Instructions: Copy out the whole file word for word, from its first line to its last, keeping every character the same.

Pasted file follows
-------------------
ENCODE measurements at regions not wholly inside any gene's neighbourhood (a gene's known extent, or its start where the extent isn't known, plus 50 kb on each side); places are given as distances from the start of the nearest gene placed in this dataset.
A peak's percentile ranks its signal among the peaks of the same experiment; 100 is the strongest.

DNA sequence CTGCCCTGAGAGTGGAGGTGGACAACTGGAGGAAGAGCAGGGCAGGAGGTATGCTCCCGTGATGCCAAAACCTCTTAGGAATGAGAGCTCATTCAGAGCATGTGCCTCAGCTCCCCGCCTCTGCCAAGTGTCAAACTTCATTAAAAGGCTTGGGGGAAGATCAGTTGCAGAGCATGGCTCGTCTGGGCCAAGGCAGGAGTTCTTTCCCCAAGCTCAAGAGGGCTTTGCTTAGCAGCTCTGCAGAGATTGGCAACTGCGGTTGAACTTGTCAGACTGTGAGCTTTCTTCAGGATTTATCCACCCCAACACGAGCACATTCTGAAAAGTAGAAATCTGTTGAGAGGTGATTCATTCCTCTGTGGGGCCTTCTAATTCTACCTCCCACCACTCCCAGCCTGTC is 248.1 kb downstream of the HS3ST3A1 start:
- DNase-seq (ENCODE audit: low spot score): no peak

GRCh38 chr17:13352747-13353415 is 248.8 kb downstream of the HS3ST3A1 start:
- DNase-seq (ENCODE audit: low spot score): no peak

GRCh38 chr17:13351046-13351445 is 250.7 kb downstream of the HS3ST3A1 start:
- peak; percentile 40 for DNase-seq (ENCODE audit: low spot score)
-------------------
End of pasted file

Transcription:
ENCODE measurements at regions not wholly inside any gene's neighbourhood (a gene's known extent, or its start where the extent isn't known, plus 50 kb on each side); places are given as distances from the start of the nearest gene placed in this dataset.
A peak's percentile ranks its signal among the peaks of the same experiment; 100 is the strongest.

DNA sequence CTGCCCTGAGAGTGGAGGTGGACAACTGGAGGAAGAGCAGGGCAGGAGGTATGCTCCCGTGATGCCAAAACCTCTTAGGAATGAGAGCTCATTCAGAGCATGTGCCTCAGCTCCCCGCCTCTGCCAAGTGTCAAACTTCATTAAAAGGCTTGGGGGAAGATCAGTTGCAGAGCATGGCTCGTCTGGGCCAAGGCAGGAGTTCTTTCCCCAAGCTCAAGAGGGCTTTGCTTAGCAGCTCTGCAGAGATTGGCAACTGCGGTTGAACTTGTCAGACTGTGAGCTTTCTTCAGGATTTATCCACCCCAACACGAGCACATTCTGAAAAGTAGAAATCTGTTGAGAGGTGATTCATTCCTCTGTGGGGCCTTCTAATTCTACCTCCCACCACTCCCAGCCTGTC is 248.1 kb downstream of the HS3ST3A1 start:
- DNase-seq (ENCODE audit: low spot score): no peak

GRCh38 chr17:13352747-13353415 is 248.8 kb downstream of the HS3ST3A1 start:
- DNase-seq (ENCODE audit: low spot score): no peak

GRCh38 chr17:13351046-13351445 is 250.7 kb downstream of the HS3ST3A1 start:
- peak; percentile 40 for DNase-seq (ENCODE audit: low spot score)